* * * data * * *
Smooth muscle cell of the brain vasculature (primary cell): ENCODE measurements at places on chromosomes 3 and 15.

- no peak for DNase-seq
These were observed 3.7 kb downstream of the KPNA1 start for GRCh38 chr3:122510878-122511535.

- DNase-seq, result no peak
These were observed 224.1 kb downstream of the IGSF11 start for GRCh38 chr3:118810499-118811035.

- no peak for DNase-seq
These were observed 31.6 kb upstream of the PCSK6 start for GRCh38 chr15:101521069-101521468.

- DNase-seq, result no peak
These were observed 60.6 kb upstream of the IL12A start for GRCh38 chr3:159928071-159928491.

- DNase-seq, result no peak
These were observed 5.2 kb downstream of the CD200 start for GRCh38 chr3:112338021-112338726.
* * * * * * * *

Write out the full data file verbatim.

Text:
Smooth muscle cell of the brain vasculature (primary cell): ENCODE measurements at places on chromosomes 3 and 15.

- no peak for DNase-seq
These were observed 3.7 kb downstream of the KPNA1 start for GRCh38 chr3:122510878-122511535.

- DNase-seq, result no peak
These were observed 224.1 kb downstream of the IGSF11 start for GRCh38 chr3:118810499-118811035.

- no peak for DNase-seq
These were observed 31.6 kb upstream of the PCSK6 start for GRCh38 chr15:101521069-101521468.

- DNase-seq, result no peak
These were observed 60.6 kb upstream of the IL12A start for GRCh38 chr3:159928071-159928491.

- DNase-seq, result no peak
These were observed 5.2 kb downstream of the CD200 start for GRCh38 chr3:112338021-112338726.